The describers believed the Harbin skull represents a male less than 50 years old, judging the suture closures, and the degree of tooth wearing. They speculated H. longi had perhaps medium-dark to medium-light skin, dark hair, and dark eye color based on reconstructed genetic sequences from Neanderthals, Denisovans, and early modern humans. [1]

Pathology

The left parietal features shallow indents around the bregma, possibly from a healed injury. The second left upper molar does not seem to have been in contact with the third molar, which either means the third molar was small (creating a gap) or absent in this individual. [1]

Paleoenvironment

Due to the Pleistocene glaciation (the Ice Ages), the Earth continually swings from frigid glacial periods to warmer interglacials. The period from 300 to 130 thousand years ago spans the Penultimate Glacial Period, and the permafrost zone may have stretched south far past Harbin (though indicators of permafrost activity are lacking so far back in time). [11] Similarly, the Northeast China Plain during the late Middle Pleistocene was home to the Mammuthus Coelodonta Fauna, an assemblage of animals adapted for a cold steppe, most notably the woolly mammoth and the woolly rhinoceros. [12] In addition to the woolly mammoth, the Dongjiang Bridge [ zh] locality also features the giant deer Sinomegaceros ordosianus, Przewalski's horse, elk, the buffalo Bubalus wansjock, and the brown bear. [3]

See also

References

  1. ^ a b c d e f g h i j k l m Ni, X.; Ji, Q.; Wu, W.; et al. (2021). "Massive cranium from Harbin in northeastern China establishes a new Middle Pleistocene human lineage". Innovation. doi: 10.1016/j.xinn.2021.100130 (inactive 2021-06-26).CS1 maint: DOI inactive as of June 2021 ( link)
  2. ^ a b c d e f Ji, Qiang; Wu, Wensheng; Ji, Yannan; Li, Qiang; Ni, Xijun (2021-06-25). "Late Middle Pleistocene Harbin cranium represents a new Homo species". The Innovation. 0. doi: 10.1016/j.xinn.2021.100132 (inactive 2021-06-25). ISSN  2666-6758.CS1 maint: DOI inactive as of June 2021 ( link)
  3. ^ a b c d Shao, Q.; Ge, J.; Ji, Q.; et al. (2021). "Geochemical provenancing and direct dating of the Harbin archaic human cranium". Innovation. doi: 10.1016/j.xinn.2021.100131 (inactive 2021-06-26).CS1 maint: DOI inactive as of June 2021 ( link)
  4. ^ Gibbons, A. (2021). "Stunning 'Dragon Man' skull may be an elusive Denisovan—or a new species of human". Science. doi: 10.1126/science.abk1691 (inactive 2021-06-26).CS1 maint: DOI inactive as of June 2021 ( link)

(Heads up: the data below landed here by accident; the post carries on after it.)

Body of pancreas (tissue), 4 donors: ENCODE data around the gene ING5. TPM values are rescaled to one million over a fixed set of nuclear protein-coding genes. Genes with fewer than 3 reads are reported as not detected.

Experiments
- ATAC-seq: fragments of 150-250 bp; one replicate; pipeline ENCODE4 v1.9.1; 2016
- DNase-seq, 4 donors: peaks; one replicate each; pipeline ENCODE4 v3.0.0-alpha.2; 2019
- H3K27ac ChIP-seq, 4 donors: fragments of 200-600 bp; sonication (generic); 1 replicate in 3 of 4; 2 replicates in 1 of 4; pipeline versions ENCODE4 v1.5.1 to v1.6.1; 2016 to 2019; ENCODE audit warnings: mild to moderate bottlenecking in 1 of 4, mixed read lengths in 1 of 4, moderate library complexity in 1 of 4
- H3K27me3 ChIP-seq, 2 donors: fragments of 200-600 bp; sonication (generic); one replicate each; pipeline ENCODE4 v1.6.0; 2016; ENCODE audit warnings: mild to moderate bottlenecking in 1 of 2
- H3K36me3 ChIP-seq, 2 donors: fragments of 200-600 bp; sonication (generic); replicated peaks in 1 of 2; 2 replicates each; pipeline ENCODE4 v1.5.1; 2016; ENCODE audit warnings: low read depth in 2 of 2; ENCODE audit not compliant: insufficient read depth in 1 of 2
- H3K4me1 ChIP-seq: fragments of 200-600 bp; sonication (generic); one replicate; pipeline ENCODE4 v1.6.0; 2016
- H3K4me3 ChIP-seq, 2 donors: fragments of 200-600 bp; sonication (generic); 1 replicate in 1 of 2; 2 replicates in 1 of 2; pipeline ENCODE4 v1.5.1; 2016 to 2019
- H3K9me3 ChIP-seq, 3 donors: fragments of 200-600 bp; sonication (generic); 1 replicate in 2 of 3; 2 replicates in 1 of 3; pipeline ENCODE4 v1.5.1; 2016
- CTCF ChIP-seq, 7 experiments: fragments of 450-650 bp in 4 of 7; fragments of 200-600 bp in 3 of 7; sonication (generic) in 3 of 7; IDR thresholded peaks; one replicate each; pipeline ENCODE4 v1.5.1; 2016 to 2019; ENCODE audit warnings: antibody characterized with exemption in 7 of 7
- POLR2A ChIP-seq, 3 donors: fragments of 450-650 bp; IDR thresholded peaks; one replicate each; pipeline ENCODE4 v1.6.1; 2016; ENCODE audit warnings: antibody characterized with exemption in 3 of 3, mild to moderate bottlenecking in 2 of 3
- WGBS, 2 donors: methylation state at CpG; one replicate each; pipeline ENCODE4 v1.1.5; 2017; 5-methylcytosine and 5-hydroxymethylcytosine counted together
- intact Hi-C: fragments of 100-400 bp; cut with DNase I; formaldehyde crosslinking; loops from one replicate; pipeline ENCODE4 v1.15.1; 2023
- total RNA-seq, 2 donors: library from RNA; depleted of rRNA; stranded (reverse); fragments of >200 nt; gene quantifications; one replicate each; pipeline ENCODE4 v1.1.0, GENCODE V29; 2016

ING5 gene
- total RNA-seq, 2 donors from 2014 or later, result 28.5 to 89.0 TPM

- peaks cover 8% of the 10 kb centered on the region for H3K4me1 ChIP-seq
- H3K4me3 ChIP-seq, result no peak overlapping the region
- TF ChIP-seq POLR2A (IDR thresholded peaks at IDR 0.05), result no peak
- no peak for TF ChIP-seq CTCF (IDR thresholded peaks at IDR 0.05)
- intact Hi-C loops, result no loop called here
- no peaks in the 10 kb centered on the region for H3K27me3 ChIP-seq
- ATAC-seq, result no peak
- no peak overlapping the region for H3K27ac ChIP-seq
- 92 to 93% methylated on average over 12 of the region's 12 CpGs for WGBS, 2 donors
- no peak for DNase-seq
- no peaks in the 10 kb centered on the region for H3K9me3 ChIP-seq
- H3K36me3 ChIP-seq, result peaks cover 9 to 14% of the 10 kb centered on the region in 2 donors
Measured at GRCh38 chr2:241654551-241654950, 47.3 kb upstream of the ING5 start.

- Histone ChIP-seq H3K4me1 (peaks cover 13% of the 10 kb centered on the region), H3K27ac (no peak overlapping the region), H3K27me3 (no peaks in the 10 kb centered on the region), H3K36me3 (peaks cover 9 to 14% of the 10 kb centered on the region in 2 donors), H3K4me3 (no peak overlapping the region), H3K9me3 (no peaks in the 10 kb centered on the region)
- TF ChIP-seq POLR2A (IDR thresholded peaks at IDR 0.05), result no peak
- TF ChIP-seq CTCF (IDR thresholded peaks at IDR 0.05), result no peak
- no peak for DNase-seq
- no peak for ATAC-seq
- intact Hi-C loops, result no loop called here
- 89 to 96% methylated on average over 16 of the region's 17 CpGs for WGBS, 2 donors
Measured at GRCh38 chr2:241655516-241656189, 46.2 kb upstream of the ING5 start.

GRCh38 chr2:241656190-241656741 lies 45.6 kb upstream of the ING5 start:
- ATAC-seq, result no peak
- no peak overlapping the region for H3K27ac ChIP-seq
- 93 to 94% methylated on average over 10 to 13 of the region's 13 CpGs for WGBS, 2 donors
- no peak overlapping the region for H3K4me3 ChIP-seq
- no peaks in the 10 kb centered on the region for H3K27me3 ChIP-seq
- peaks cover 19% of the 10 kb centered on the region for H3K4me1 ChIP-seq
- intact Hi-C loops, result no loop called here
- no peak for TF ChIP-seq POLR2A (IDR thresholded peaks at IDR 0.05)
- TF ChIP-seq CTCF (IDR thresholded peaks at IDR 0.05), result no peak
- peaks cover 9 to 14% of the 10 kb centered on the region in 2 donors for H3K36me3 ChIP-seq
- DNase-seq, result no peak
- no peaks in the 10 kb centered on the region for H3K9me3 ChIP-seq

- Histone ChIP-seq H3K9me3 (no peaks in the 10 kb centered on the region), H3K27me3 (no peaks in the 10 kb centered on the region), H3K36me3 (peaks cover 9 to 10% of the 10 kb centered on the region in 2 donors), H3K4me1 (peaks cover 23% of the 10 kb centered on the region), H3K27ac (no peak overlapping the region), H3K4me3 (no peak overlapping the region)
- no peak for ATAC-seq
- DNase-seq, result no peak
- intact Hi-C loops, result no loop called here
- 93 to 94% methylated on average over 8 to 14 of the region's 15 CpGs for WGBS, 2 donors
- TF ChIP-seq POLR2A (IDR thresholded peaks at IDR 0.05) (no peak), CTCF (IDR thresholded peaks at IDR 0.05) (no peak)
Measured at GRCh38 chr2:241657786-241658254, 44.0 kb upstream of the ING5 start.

5. ^ a b Chen, F.; Welker, F.; Shen, C.-C.; et al. (2019). "A late Middle Pleistocene Denisovan mandible from the Tibetan Plateau" (PDF). Nature. 569 (7756): 409–412. Bibcode: 2019Natur.569..409C. doi: 10.1038/s41586-019-1139-x. PMID  31043746. S2CID  141503768.
  6. ^ Sample, Ian (25 Jun 2021). "Massive human head in Chinese well forces scientists to rethink evolution". The Guardian. Retrieved 28 June 2021.
  7. ^ Chen, F.; Welker, F.; Shen, C.-C.; et al. (2019). "A late Middle Pleistocene Denisovan mandible from the Tibetan Plateau" (PDF). Nature. 569 (7756): 409–412. Bibcode: 2019Natur.569..409C. doi: 10.1038/s41586-019-1139-x. PMID  31043746. S2CID  141503768.
  8. ^ Reich, D.; Green, R. E.; Kircher, M.; et al. (2010). "Genetic history of an archaic hominin group from Denisova Cave in Siberia" (PDF). Nature. 468 (7327): 1053–60. Bibcode: 2010Natur.468.1053R. doi: 10.1038/nature09710. hdl: 10230/25596. PMC  4306417. PMID  21179161.
  9. ^ Li, H.; Ruan, J.; Xie, Z.; Wang, H.; Liu, W. (2007). "Investigation of the critical geometric characteristics of living human skulls utilising medical image analysis techniques". International Journal of Vehicle Safety. 2 (4): 345–367. doi: 10.1504/IJVS.2007.016747.
  10. ^ Bjorndal, A. M.; Henderson, W. G.; Skidmore, A. E.; Kellner, F. H. (1974). "Anatomic measurements of human teeth extracted from males between the ages of 17 and 21 years". Oral Surgery, Oral Medicine, Oral Pathology. 38 (5): 795. doi: 10.1016/0030-4220(74)90402-2. PMID  4530970.
  11. ^ Jin, H.; Vendehnberhg, J.; Luo, D.; et al. (2020). "Quaternary Permafrost in China: Framework and Discussions". Quaternary. 3 (4): 32. doi: 10.3390/quat3040032.
  12. ^ Kahlke, R.-D. (2014). "The origin of Eurasian Mammoth Faunas (MammuthusCoelodonta Faunal Complex)". Quaternary Science Reviews. 96: 32–49. doi: 10.1016/j.quascirev.2013.01.01 (inactive 2021-06-30).CS1 maint: DOI inactive as of June 2021 ( link)

External links